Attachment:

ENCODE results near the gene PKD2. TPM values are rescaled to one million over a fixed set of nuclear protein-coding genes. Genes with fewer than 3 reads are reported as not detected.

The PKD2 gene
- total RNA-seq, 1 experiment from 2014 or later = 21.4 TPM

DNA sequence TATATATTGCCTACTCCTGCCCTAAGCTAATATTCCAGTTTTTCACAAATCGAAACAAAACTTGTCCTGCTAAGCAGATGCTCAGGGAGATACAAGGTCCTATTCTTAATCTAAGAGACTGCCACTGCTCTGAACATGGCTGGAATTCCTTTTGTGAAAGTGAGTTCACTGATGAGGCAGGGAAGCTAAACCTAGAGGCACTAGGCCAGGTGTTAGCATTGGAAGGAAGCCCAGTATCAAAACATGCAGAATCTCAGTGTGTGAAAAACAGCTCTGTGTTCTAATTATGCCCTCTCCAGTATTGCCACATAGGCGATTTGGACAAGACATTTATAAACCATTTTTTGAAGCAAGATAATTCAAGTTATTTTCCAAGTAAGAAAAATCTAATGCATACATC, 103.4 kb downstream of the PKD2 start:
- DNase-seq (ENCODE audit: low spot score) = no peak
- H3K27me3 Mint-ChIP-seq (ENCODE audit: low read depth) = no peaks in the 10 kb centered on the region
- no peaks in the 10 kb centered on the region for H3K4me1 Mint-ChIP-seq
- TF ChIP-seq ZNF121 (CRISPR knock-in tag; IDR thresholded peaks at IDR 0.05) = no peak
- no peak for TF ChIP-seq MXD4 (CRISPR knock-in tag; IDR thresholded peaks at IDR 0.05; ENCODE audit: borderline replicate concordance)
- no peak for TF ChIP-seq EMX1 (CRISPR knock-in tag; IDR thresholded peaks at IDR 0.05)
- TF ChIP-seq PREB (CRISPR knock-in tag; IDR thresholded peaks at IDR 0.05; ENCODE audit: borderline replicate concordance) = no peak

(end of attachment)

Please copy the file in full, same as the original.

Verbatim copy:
ENCODE results near the gene PKD2. TPM values are rescaled to one million over a fixed set of nuclear protein-coding genes. Genes with fewer than 3 reads are reported as not detected.

The PKD2 gene
- total RNA-seq, 1 experiment from 2014 or later = 21.4 TPM

DNA sequence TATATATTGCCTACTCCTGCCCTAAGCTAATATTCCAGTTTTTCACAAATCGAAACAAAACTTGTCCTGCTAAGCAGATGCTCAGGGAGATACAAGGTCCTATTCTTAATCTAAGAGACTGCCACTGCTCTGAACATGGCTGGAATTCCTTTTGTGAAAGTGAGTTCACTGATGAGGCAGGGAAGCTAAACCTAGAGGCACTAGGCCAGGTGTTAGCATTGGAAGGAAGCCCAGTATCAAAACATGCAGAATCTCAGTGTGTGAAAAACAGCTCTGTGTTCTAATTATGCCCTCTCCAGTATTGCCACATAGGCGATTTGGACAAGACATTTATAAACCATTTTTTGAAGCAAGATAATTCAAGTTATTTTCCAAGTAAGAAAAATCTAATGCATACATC, 103.4 kb downstream of the PKD2 start:
- DNase-seq (ENCODE audit: low spot score) = no peak
- H3K27me3 Mint-ChIP-seq (ENCODE audit: low read depth) = no peaks in the 10 kb centered on the region
- no peaks in the 10 kb centered on the region for H3K4me1 Mint-ChIP-seq
- TF ChIP-seq ZNF121 (CRISPR knock-in tag; IDR thresholded peaks at IDR 0.05) = no peak
- no peak for TF ChIP-seq MXD4 (CRISPR knock-in tag; IDR thresholded peaks at IDR 0.05; ENCODE audit: borderline replicate concordance)
- no peak for TF ChIP-seq EMX1 (CRISPR knock-in tag; IDR thresholded peaks at IDR 0.05)
- TF ChIP-seq PREB (CRISPR knock-in tag; IDR thresholded peaks at IDR 0.05; ENCODE audit: borderline replicate concordance) = no peak